Today I came across an interesting discussion of floating point arithmetic by John D Cook: The quadratic formula and low-precision arithmetic. The take away message is: “when the linear coefficient b is large relative to the other coefficients, the quadratic formula can give wrong results when implemented in floating point arithmetic.”

It made me think that floating-point arithmetic is hard, really hard, and that we must take care of very fine details, even when working with simple arithmetic expression like quadratic equation. I had to search my (very old) archives of Pascal and C code to find an illustration of the above trap (substracting nearly equal numbers) and how to alleviate it.

The following snippet (full C code, trinome.c) computes the two real or complex roots of a second degree polynomial. All variables are declared as `float`

and `EPS`

is simply defined as `static double EPS = 1E-10`

. Note that we only compute one of the two roots and use Vieta’s formulas to compute the second real root. Given the quadratic equation $ax^2 + bx + c = 0$, the roots $x_1$ and $x_2$ satisfy the following two relations: $x_1 + x_2 = -\tfrac{b}{a}$ and $ x_1x_2 = \tfrac{c}{a}$. The first root is computed according to the sign of $b$:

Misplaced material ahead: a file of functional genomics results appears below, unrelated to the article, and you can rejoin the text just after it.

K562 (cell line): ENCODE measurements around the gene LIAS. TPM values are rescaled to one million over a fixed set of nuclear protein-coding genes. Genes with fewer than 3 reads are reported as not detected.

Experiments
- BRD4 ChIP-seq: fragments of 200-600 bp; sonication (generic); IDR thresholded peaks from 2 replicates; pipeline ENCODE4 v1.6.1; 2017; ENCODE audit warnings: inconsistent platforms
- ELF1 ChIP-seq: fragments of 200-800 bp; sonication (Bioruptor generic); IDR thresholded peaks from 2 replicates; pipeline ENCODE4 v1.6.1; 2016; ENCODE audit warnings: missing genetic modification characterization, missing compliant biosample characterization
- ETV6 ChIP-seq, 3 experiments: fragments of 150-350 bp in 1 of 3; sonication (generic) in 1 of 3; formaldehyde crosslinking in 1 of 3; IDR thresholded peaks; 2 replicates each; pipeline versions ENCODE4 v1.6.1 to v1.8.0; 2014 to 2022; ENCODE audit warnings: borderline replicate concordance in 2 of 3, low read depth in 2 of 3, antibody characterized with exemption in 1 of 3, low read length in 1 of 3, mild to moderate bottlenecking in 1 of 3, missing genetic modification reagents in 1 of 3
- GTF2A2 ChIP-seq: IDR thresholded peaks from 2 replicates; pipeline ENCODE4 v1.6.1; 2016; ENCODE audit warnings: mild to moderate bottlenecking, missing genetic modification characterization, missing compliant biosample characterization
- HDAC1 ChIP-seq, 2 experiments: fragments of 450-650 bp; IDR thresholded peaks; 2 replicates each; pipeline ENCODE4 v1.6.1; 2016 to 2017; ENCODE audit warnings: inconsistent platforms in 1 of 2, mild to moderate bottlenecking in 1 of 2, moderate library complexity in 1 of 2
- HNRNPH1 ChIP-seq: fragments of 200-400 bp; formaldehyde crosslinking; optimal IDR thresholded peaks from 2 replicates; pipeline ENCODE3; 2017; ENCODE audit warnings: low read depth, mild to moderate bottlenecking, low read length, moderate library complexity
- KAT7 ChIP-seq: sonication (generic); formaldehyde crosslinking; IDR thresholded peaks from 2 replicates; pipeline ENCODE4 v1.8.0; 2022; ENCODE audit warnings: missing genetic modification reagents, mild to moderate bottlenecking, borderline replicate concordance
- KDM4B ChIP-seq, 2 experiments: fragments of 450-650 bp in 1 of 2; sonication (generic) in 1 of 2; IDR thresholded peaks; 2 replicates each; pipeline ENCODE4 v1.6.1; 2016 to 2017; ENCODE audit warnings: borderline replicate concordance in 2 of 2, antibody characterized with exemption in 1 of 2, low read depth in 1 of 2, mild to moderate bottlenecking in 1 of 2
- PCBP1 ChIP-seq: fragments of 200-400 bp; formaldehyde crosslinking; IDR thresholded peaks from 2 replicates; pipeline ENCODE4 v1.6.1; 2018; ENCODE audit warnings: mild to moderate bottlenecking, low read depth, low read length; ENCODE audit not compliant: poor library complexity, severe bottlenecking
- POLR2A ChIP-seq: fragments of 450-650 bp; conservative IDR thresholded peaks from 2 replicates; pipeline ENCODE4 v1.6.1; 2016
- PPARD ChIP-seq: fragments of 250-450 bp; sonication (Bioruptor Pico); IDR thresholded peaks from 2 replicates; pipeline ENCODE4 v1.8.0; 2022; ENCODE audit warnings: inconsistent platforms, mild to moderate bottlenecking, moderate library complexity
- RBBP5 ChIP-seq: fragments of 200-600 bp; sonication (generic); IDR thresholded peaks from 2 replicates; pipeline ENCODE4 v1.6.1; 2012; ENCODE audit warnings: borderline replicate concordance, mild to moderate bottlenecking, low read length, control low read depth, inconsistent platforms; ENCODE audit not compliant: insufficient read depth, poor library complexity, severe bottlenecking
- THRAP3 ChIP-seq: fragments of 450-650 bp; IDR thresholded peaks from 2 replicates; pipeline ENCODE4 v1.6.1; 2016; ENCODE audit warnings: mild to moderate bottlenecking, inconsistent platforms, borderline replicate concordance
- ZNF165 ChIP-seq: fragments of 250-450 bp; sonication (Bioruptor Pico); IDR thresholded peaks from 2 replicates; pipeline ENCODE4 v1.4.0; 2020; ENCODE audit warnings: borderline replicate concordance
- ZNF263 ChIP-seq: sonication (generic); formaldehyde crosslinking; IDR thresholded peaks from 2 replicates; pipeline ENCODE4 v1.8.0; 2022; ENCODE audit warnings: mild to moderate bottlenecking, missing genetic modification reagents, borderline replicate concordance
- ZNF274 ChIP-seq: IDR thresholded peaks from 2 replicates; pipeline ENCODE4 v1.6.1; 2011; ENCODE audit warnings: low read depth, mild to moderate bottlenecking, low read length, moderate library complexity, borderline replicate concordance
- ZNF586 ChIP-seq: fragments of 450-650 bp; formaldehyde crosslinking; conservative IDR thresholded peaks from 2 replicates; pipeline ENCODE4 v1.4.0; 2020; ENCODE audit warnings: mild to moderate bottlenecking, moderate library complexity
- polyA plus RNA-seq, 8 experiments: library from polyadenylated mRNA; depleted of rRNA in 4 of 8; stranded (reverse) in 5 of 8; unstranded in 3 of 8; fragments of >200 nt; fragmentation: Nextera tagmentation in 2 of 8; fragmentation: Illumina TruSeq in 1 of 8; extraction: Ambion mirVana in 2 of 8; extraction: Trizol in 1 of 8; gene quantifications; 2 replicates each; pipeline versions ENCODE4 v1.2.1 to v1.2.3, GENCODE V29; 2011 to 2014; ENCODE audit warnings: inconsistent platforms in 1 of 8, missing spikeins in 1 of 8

```
delta = b*b - 4*a*c;
if (delta >= 0) {
if (b > 0)
r1 = -(b+sqrt(delta))/(2*a);
else
r1 = (-b+sqrt(delta))/(2*a);
r2 = abs(r1) < EPS ? 0 : c/(a*r1);
i1 = i2 = 0;
}
else {
r1 = r2 = -b/(2*a);
i1 = sqrt(-delta)/(2*a);
i2 = -i1;
}
```

As a I said, floating-point arithmetic is hard, even when it is visually explained (HN thread).

Other ressources of potential interest:

- The floating-point guide
- Floating-point representation
- Printing Floating-Point Numbers Quickly and Accurately with Integers (PDF) — or why 0.1 + 0.2 prints 0.3 in R (but not in Julia or Python)

♪ Bill Callahan • *Sometimes I Wish We Were an Eagle*